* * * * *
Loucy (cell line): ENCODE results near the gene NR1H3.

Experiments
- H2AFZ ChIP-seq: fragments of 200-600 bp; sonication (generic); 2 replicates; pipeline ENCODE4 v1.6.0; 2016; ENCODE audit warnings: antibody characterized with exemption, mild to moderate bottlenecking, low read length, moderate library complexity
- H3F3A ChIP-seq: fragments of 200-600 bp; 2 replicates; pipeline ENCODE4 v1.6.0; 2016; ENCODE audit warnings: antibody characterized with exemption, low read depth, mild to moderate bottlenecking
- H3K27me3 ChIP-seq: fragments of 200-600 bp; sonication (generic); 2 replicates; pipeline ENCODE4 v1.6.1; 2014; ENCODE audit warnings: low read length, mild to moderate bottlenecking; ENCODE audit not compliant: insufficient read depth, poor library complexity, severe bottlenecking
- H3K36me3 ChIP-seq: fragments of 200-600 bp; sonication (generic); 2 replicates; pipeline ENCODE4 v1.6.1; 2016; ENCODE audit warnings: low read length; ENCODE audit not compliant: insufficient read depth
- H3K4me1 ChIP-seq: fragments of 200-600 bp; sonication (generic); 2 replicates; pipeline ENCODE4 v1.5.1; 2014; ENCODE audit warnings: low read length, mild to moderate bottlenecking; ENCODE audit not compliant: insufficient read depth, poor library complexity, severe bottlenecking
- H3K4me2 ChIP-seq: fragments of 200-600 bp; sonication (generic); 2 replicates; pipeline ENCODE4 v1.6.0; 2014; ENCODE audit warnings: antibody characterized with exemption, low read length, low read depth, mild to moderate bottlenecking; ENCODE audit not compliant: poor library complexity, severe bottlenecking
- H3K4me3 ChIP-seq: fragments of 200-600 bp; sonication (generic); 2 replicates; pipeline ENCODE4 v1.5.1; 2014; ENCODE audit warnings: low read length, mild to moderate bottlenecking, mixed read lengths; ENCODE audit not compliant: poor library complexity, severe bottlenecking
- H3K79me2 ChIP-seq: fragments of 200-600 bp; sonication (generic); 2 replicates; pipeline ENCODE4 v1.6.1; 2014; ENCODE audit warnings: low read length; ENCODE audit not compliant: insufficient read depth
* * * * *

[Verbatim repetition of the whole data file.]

Loucy (cell line): ENCODE results near the gene NR1H3.

Experiments
- H2AFZ ChIP-seq: fragments of 200-600 bp; sonication (generic); 2 replicates; pipeline ENCODE4 v1.6.0; 2016; ENCODE audit warnings: antibody characterized with exemption, mild to moderate bottlenecking, low read length, moderate library complexity
- H3F3A ChIP-seq: fragments of 200-600 bp; 2 replicates; pipeline ENCODE4 v1.6.0; 2016; ENCODE audit warnings: antibody characterized with exemption, low read depth, mild to moderate bottlenecking
- H3K27me3 ChIP-seq: fragments of 200-600 bp; sonication (generic); 2 replicates; pipeline ENCODE4 v1.6.1; 2014; ENCODE audit warnings: low read length, mild to moderate bottlenecking; ENCODE audit not compliant: insufficient read depth, poor library complexity, severe bottlenecking
- H3K36me3 ChIP-seq: fragments of 200-600 bp; sonication (generic); 2 replicates; pipeline ENCODE4 v1.6.1; 2016; ENCODE audit warnings: low read length; ENCODE audit not compliant: insufficient read depth
- H3K4me1 ChIP-seq: fragments of 200-600 bp; sonication (generic); 2 replicates; pipeline ENCODE4 v1.5.1; 2014; ENCODE audit warnings: low read length, mild to moderate bottlenecking; ENCODE audit not compliant: insufficient read depth, poor library complexity, severe bottlenecking
- H3K4me2 ChIP-seq: fragments of 200-600 bp; sonication (generic); 2 replicates; pipeline ENCODE4 v1.6.0; 2014; ENCODE audit warnings: antibody characterized with exemption, low read length, low read depth, mild to moderate bottlenecking; ENCODE audit not compliant: poor library complexity, severe bottlenecking
- H3K4me3 ChIP-seq: fragments of 200-600 bp; sonication (generic); 2 replicates; pipeline ENCODE4 v1.5.1; 2014; ENCODE audit warnings: low read length, mild to moderate bottlenecking, mixed read lengths; ENCODE audit not compliant: poor library complexity, severe bottlenecking
- H3K79me2 ChIP-seq: fragments of 200-600 bp; sonication (generic); 2 replicates; pipeline ENCODE4 v1.6.1; 2014; ENCODE audit warnings: low read length; ENCODE audit not compliant: insufficient read depth